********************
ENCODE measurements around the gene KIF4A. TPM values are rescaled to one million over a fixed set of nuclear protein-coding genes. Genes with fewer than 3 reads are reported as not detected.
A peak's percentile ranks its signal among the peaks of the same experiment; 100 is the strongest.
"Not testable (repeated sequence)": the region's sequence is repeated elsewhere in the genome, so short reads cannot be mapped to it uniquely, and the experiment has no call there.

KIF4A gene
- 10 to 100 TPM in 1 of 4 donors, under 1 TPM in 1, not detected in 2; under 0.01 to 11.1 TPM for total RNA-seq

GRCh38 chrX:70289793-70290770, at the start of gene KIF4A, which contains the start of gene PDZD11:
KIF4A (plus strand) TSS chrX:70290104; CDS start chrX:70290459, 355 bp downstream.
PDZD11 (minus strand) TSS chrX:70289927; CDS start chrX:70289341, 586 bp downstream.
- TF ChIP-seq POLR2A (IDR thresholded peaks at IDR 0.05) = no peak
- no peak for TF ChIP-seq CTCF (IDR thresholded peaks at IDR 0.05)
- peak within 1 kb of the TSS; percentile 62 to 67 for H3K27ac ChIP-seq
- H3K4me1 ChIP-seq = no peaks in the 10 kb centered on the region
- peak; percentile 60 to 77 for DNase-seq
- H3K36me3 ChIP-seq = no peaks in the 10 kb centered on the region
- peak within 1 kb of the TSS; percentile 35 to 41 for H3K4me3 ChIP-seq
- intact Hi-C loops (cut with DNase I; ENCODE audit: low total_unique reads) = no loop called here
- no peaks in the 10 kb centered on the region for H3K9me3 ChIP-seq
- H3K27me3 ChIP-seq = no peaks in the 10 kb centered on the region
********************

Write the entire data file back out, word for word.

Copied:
ENCODE measurements around the gene KIF4A. TPM values are rescaled to one million over a fixed set of nuclear protein-coding genes. Genes with fewer than 3 reads are reported as not detected.
A peak's percentile ranks its signal among the peaks of the same experiment; 100 is the strongest.
"Not testable (repeated sequence)": the region's sequence is repeated elsewhere in the genome, so short reads cannot be mapped to it uniquely, and the experiment has no call there.

KIF4A gene
- 10 to 100 TPM in 1 of 4 donors, under 1 TPM in 1, not detected in 2; under 0.01 to 11.1 TPM for total RNA-seq

GRCh38 chrX:70289793-70290770, at the start of gene KIF4A, which contains the start of gene PDZD11:
KIF4A (plus strand) TSS chrX:70290104; CDS start chrX:70290459, 355 bp downstream.
PDZD11 (minus strand) TSS chrX:70289927; CDS start chrX:70289341, 586 bp downstream.
- TF ChIP-seq POLR2A (IDR thresholded peaks at IDR 0.05) = no peak
- no peak for TF ChIP-seq CTCF (IDR thresholded peaks at IDR 0.05)
- peak within 1 kb of the TSS; percentile 62 to 67 for H3K27ac ChIP-seq
- H3K4me1 ChIP-seq = no peaks in the 10 kb centered on the region
- peak; percentile 60 to 77 for DNase-seq
- H3K36me3 ChIP-seq = no peaks in the 10 kb centered on the region
- peak within 1 kb of the TSS; percentile 35 to 41 for H3K4me3 ChIP-seq
- intact Hi-C loops (cut with DNase I; ENCODE audit: low total_unique reads) = no loop called here
- no peaks in the 10 kb centered on the region for H3K9me3 ChIP-seq
- H3K27me3 ChIP-seq = no peaks in the 10 kb centered on the region